Posts with term Pringles X


Pringles has expanded its partnership with TerraCycle in order to create 500 new collection points for its tubes. By providing more public drop-off locations, and with the continuation of ACE-UK Bring Banks taking containers with metal ends, the aim is for consumers to be able to recycle Pringles packaging in up to 85 per cent of council areas across the UK.

Pringles expands UK recycling points

Julien Tremblin, general manager, TerraCycle Europe said: “We are thrilled that Pringles have made the decision to expand the number of drop-off locations available to consumers. This programme has proved very successful and it is great to see a brand taking the issue of waste seriously and offering a viable solution to their shoppers.”

Inside the rise of the ‘Zero Waste Influencer’ – easy tips to be green like Beyoncé

Brits alone create almost half a tonne of rubbish each year – but there are easy ways to join the stars and save our planet Lots of plastics are labelled as “not yet recyclable”. Truth is, most things can be recycled, just not in your local council pick-up. Soft plastic such as grocery bags, bread bags and crisp packets can be dropped off at larger Tesco stores, while Boots are encouraging people to bring in their beauty and dental products for recycling. Check out TerraCycle, a scheme set up to recycle those “non-recyclables”, such as cheese packets, Pringles tubes and razors.

It's time to lose weight on the plastics diet

Tips and advice for shedding those plastic pounds this World Oceans Day What’s left is the hard-to-recycle stuff. Terracycle is a godsend for the guilty. I could fill this entire screen by listing all the awkward plastics that Terracycle recycles - around 50 in total, many of them featuring in my own eco crimes list: biscuit/cake/crisp wrappers, contact lens packaging, toys, food pouches, toothbrushes, toothpaste tubes, cosmetics, pens, disposable gloves, coffee pods, Pringles packets

World Environment Day: What is wish-cycling?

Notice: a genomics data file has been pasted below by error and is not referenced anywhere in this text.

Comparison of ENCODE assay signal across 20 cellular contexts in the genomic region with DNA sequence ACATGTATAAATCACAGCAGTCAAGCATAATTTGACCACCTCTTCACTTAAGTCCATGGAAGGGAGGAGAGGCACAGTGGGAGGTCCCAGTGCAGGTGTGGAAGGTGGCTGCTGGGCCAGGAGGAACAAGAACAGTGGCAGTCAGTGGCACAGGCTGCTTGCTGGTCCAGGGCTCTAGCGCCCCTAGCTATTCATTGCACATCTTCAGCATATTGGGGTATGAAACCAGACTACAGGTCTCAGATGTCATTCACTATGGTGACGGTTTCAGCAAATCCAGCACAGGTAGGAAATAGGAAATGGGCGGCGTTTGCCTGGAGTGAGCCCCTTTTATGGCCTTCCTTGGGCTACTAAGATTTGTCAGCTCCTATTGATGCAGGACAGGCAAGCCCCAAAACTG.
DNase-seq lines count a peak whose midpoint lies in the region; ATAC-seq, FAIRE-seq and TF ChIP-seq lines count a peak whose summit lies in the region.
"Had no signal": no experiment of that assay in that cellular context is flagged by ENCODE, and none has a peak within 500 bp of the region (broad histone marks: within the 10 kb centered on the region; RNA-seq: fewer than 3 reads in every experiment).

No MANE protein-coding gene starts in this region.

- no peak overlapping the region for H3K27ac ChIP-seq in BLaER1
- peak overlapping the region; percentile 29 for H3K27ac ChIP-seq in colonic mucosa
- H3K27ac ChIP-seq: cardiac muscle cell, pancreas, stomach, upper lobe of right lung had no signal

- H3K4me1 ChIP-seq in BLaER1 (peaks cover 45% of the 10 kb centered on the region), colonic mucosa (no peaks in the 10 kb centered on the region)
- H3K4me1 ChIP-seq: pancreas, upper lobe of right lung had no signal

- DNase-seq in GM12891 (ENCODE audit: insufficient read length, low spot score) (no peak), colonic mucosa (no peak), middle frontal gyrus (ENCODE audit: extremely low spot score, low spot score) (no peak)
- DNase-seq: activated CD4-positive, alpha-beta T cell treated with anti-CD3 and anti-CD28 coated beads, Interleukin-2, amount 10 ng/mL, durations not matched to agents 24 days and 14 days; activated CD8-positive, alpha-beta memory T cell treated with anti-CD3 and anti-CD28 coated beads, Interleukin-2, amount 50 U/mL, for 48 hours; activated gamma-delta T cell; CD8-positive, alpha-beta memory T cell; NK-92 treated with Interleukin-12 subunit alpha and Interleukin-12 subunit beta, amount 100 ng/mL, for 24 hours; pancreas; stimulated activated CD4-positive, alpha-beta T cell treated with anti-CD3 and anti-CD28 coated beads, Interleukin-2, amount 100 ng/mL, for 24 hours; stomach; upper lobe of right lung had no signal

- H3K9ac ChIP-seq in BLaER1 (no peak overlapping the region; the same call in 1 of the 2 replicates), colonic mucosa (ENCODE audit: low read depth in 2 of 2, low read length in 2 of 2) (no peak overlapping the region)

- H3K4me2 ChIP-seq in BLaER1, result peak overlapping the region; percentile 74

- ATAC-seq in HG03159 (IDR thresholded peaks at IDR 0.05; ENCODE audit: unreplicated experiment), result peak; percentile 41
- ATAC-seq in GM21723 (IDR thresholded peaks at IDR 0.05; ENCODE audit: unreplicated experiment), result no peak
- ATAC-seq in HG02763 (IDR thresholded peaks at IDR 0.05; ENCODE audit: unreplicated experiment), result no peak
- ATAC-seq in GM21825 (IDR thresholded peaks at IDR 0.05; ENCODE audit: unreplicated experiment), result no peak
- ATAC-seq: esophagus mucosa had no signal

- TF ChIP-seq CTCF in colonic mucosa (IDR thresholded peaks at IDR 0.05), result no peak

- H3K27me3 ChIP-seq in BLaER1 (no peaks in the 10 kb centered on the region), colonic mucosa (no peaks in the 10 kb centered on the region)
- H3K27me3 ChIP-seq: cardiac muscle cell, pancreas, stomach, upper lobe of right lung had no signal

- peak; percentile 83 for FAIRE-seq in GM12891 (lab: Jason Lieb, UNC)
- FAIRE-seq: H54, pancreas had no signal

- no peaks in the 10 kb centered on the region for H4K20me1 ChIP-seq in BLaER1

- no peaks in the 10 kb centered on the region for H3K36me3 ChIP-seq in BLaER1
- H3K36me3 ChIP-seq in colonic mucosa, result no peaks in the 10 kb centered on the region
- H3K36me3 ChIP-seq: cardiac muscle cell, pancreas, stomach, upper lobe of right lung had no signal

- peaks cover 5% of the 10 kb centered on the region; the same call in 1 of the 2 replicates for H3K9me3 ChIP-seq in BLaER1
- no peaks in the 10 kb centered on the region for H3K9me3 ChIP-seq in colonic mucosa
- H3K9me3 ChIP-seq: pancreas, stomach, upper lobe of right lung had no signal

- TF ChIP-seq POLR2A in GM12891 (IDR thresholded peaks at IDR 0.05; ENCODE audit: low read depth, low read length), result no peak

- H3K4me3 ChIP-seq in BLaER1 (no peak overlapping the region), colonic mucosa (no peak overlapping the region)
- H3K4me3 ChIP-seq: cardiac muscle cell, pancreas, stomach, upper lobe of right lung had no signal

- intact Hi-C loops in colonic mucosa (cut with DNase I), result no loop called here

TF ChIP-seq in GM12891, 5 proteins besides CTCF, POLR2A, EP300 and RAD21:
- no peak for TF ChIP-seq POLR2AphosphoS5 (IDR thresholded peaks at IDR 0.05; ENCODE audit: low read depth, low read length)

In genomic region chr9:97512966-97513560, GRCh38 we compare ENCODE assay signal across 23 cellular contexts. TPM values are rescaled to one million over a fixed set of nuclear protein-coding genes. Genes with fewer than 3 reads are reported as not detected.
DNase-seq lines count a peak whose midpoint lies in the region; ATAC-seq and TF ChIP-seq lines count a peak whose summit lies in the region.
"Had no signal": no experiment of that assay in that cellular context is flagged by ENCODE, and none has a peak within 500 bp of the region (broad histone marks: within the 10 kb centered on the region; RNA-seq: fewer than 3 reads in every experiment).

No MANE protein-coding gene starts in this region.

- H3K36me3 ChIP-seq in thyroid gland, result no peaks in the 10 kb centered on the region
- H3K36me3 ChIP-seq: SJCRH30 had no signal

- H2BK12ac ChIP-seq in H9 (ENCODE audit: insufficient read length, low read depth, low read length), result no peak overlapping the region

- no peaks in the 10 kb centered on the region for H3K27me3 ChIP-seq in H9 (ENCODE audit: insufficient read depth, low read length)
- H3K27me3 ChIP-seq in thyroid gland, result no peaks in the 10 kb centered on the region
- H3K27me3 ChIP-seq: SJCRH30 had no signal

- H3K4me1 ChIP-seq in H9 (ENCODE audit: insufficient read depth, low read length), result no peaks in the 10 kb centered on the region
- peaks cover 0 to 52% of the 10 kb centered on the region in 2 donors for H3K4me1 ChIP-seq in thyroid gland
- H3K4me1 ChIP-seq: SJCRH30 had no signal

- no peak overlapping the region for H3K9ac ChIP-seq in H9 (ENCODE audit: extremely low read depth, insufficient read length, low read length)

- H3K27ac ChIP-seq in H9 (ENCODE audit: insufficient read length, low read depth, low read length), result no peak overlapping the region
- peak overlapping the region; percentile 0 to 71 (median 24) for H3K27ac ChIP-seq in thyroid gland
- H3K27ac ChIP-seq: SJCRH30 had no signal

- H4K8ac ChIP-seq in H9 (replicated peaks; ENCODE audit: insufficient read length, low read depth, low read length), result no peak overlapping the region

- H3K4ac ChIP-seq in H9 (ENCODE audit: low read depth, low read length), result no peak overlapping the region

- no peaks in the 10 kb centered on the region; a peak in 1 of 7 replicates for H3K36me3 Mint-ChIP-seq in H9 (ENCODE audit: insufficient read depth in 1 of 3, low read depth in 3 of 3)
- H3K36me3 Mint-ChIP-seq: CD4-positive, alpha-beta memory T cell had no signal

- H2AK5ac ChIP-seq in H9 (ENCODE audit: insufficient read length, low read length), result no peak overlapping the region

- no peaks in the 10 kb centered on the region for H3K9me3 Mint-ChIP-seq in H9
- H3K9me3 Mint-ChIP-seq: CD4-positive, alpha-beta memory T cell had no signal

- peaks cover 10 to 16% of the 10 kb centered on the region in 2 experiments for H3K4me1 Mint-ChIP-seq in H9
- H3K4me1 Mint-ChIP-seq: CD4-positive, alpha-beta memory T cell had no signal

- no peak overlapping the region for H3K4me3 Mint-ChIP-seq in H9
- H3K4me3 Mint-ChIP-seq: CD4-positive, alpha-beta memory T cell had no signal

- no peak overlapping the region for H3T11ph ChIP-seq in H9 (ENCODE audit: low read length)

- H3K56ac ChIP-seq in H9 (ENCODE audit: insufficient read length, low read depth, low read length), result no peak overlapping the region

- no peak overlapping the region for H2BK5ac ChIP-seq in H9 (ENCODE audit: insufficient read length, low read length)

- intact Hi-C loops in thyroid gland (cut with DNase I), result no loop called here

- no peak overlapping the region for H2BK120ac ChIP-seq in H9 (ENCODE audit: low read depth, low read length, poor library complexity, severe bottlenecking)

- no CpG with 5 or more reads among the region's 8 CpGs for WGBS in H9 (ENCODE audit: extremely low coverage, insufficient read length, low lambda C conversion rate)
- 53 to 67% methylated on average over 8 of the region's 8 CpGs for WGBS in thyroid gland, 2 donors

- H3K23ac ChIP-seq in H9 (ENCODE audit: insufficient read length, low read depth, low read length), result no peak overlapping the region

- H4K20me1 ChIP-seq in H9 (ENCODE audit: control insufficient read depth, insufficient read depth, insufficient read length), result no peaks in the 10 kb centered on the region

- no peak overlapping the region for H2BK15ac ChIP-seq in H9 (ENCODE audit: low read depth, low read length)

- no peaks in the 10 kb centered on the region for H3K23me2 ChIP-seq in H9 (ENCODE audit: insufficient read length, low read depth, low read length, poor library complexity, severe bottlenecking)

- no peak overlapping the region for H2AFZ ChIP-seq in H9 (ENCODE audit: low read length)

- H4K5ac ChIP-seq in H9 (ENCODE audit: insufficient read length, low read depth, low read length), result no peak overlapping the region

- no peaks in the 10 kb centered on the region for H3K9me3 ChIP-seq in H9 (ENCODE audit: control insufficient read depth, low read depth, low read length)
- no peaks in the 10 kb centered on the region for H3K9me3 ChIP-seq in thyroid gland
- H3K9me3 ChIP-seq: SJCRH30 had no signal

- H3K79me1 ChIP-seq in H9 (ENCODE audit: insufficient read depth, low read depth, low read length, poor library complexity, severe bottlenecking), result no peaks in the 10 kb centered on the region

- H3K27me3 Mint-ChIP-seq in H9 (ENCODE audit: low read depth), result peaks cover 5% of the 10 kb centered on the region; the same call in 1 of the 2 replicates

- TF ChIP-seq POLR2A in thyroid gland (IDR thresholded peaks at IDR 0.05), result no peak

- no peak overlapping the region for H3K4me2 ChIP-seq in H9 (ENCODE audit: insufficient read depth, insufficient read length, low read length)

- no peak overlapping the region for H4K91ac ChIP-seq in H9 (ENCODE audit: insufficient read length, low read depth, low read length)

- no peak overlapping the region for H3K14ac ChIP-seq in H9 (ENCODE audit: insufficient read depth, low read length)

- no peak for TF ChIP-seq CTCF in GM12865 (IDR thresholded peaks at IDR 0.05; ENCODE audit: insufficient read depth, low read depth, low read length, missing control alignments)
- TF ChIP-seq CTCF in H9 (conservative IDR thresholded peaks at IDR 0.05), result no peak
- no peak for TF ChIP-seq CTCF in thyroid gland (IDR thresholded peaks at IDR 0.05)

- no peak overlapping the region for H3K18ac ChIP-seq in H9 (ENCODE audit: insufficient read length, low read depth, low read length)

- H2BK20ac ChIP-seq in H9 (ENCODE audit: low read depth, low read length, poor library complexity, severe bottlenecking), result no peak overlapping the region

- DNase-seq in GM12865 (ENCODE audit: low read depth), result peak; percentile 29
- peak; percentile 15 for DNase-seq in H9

Plastic pollution, waste reduction and the importance of protecting the environment are big topics at the moment and lots of us have been making a more conscious effort to recycle the items we use.

Tubes for crisps are made of mixed materials and so these can't be recycled without being separated first, which can be tricky. Crisp packets also can't be recycled at home.

However, a company called Terracycle recycles crisp packets into plastic pellets to make into new products. If you do have crisp packets, you can save them up and take them to your nearest drop off point.

Recycling supports Women's Refuge

A local health store owner is working to improve his environment while raising funds for the Wexford Women's Refuge at the same time. Patrick Meehan, who co-owns the Natural Health Store on North Main Street, is encouraging people to recycle crisp packets and Pringles cans by dropping them off outside his shop. Neither crisp packets nor Pringles cans are suitable for local kerbside recycling collection and so traditionally end up in landfill or incinerators. Patrick explains how the idea came to him and how those who wish to take part can do so: 'I was looking for a way to reduce the amount of waste packaging the community produces, and I found these great free programmes run by TerraCycle to recycle a whole host of waste which the local council recycling collections can't accept.

TerraCycle: Recycling alone won't tackle 'root cause' of plastics waste crisis

The system has undeniably proved popular with businesses and consumers alike. In recent months, TerraCycle has launched partnerships using this model with Mars PetcareColgate PalmoliveKelloggand Acuvue targeting pet food packaging, oral healthcare products, Pringles cans and contact lenses respectively. Additionally, consumers sent more than 500,000 used crisp and snack packets to TerraCycle through its partnership with Walkers during its first three months of operation.